A recent survey done of all mothers 82 million moms in the U.S., reflects that nearly half of us are unhappy. Furthermore, nearly ¼ of all women are clinically depressed. 41% of new mothers were unmarried in 2008, women over 35 accounted for more pregnancies than teens (first time since the early 1990’s) and we’re educated too….Mothers in the 35 and over range had at least some college education (71% or more). So, what’s with all the numbers? We can thank The National Center for Health Statistics and Census Bureau for the data, but, the real question remains…Why is it that our society expects ALL WOMEN TO BE EXCELLENT AT MOTHERING? Does everyone expect all men to be great engineers, mathematicians, philosophers, astronomers, mechanics, husbands, FATHER’S? NO!!!! Have we worked so hard at making it look effortless that everyone assumes we’re all good at this?
How many times have you felt that somewhere in between tidying up the house, preparing nutritious, well-balanced meals, balancing the checkbook, your social calendar and your child’s ever changing wants/needs that you just want to SCREAM!!!!! Not out of anger (we’re honest right ladies – we did choose life after all), but, frustration borne out of not attending to things we still want to do. Yes, your children must come first, but that doesn’t mean you died when they were born? When’s the last time you felt entitled to pick up your guitar, your pen, your microphone, dance the night away and let loose. Where did you go momma, how did this happen to you? Furthermore, not every woman was chomping at the bit to have children. If you happen to have been content with or without them, then the invariably challenging moments of motherhood can really crank up the heat. What woman once impassioned with the thoughts of her goals and dreams – now chiding her toddler for the umpteenth time about not jumping on the sofa isn’t a little miffed that she has had to become Head Disciplinarian, life coach, personal stylist, hairdresser, secretary and all around Girl Friday? Mother Teresa perhaps would not have had issue with this assignment, but the rest of us aren’t so sure some days.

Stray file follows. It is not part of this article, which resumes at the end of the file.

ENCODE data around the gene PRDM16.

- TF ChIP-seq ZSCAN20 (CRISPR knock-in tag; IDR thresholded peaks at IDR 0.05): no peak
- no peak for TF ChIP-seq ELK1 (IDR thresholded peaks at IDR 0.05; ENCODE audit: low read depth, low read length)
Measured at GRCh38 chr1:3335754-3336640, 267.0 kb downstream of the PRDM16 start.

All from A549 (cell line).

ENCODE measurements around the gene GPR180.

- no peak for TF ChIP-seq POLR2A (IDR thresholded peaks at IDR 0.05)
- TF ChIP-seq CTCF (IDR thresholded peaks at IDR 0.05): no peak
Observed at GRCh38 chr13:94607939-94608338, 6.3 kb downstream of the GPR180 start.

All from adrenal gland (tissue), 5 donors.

I can tell you the Industrial Revolution changed the face of the nuclear family forever. No longer bound by geography, people started fanning out and ditching their family of origin for new locales and “greener grass” (aha – alas, it is not always greener). Without the built in support system of grandma, sisters, brother, aunts/uncles and in-laws, the job became exponentially more taxing (P.S., we’re not supposed to complain either).
So, how do we make it work, find Zen and enlightenment in the post-modern era of women’s liberation (liberated from what, last time I checked we’re still killing ourselves out there)? We are “supposed” to look as put together as we did pre-baby, as sexy (be “in the mood” as frequently, despite exhaustion), and be as wrapped on Mr.’s every word as before???? Sounds like a bit of a tall order. As a friend of mine so wisely said recently, the days are long, but the years are short and the hours between 4pm and 8 pm seem like thirty hours not four.
Perfection…unattainable, control of a situation (toddler involved or not)…an illusion…. Perhaps the best we can do until the circumstances dictate change is use the things that inspired us to possibly inspire our own children? Play the music to them, dance with them, do your sport with your own little sport in tow and regardless of whether or not they adopt our interests as their own, when we look back maybe we’ll be glad for sharing our passions, happy that we didn’t really miss out and have made some lasting and with any luck, wonderful memories in the process.